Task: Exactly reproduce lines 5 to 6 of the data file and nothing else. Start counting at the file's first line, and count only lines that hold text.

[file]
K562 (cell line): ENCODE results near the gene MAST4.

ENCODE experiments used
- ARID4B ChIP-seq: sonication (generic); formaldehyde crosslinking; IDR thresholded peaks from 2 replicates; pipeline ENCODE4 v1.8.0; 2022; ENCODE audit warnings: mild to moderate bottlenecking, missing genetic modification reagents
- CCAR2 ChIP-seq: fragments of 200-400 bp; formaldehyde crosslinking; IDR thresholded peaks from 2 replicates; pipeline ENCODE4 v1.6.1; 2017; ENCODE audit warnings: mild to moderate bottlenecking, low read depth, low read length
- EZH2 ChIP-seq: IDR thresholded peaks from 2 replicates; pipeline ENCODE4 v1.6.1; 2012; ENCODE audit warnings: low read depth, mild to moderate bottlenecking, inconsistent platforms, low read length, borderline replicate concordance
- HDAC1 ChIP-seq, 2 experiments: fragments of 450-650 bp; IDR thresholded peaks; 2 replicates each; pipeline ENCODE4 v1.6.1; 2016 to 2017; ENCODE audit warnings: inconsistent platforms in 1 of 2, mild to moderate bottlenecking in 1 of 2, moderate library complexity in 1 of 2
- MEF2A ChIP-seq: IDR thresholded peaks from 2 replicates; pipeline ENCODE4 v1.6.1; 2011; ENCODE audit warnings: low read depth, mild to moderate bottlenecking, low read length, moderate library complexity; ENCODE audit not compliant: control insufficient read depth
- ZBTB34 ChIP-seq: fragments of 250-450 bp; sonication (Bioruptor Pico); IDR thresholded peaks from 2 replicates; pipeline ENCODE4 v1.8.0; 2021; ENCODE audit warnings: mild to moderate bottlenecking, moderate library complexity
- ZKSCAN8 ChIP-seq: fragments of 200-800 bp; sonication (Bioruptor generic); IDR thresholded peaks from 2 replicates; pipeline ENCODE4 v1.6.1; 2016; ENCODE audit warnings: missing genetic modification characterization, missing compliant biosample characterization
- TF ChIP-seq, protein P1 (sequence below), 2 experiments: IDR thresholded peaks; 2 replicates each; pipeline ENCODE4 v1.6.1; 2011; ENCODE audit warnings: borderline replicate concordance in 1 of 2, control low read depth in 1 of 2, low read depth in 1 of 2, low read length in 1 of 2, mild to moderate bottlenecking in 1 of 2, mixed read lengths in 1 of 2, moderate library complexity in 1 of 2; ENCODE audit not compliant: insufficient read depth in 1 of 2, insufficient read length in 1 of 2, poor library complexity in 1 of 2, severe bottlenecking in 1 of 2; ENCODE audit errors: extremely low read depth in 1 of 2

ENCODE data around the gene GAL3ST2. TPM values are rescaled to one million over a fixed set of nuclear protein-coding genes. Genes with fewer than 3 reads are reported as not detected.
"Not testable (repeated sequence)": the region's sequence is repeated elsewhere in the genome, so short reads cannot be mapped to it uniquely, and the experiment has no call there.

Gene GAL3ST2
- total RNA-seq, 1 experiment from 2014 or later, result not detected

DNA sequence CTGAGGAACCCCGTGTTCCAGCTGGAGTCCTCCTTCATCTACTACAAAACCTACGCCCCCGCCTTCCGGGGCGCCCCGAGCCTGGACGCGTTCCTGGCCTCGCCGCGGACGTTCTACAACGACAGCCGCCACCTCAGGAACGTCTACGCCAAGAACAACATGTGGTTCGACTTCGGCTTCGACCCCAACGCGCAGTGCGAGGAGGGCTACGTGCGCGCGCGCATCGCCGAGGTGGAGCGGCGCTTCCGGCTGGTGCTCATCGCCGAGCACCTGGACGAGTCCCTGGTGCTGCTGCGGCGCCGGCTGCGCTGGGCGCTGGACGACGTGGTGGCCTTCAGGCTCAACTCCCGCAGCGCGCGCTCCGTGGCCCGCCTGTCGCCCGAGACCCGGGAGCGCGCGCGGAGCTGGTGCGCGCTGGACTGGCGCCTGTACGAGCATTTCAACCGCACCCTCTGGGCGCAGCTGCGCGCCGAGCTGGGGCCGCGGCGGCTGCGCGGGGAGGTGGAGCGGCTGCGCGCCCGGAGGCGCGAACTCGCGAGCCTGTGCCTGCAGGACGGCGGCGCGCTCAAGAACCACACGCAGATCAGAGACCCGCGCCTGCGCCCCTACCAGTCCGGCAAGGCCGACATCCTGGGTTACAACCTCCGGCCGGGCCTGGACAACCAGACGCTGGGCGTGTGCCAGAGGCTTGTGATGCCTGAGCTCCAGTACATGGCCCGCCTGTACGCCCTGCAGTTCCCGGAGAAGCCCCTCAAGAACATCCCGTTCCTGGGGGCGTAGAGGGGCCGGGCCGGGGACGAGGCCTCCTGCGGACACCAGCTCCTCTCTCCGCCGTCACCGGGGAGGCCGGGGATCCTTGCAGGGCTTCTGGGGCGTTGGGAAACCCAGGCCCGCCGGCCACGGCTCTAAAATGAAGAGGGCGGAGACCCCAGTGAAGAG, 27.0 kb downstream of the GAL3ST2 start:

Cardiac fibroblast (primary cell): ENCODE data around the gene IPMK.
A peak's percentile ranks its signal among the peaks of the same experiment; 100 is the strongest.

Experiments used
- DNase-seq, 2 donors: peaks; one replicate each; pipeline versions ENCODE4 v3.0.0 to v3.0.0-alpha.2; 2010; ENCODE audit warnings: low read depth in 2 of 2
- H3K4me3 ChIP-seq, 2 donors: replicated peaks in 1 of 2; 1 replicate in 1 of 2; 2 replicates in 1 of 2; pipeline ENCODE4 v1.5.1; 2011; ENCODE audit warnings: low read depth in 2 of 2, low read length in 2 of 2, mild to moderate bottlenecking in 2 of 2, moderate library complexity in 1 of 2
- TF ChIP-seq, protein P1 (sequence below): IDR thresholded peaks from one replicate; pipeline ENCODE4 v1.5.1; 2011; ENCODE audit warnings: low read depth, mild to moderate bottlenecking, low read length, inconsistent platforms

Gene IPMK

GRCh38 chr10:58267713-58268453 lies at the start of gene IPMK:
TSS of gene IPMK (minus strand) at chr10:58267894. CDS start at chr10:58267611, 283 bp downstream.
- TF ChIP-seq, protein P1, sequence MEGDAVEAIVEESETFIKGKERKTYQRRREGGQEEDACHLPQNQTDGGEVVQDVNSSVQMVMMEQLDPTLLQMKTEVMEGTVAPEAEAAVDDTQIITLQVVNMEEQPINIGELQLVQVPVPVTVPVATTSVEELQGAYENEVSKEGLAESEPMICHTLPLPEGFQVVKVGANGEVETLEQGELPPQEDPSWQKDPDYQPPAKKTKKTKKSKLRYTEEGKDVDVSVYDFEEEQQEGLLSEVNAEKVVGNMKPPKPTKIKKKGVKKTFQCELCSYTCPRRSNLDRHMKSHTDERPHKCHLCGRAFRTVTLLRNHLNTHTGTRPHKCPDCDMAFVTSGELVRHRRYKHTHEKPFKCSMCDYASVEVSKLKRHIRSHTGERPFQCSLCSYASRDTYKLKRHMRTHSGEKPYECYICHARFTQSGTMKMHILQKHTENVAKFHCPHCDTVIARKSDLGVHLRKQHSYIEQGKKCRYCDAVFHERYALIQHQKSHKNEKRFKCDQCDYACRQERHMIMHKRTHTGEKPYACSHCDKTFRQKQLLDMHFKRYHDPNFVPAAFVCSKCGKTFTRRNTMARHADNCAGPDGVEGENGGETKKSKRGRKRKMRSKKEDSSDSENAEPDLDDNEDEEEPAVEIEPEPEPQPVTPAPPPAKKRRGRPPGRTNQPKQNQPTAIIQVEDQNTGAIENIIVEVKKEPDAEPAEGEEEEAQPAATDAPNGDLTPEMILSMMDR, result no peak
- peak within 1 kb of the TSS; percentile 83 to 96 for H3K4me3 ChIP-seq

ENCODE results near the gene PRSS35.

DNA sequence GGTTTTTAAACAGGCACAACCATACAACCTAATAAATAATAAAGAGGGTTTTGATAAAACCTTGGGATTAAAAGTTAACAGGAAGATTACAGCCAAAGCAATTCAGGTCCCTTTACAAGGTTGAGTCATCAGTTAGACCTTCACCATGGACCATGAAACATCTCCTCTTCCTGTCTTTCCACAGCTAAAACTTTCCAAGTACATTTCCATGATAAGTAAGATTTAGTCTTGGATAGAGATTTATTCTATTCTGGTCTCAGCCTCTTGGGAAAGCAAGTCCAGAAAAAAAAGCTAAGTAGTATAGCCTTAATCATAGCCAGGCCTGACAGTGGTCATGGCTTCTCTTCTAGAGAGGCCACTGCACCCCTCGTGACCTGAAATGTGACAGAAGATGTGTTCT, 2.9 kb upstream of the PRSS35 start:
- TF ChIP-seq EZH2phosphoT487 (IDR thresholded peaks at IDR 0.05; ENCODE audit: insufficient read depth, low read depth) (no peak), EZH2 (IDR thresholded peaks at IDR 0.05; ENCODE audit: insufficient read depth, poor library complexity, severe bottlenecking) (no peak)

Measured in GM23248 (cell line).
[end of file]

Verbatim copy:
- EZH2 ChIP-seq: IDR thresholded peaks from 2 replicates; pipeline ENCODE4 v1.6.1; 2012; ENCODE audit warnings: low read depth, mild to moderate bottlenecking, inconsistent platforms, low read length, borderline replicate concordance
- HDAC1 ChIP-seq, 2 experiments: fragments of 450-650 bp; IDR thresholded peaks; 2 replicates each; pipeline ENCODE4 v1.6.1; 2016 to 2017; ENCODE audit warnings: inconsistent platforms in 1 of 2, mild to moderate bottlenecking in 1 of 2, moderate library complexity in 1 of 2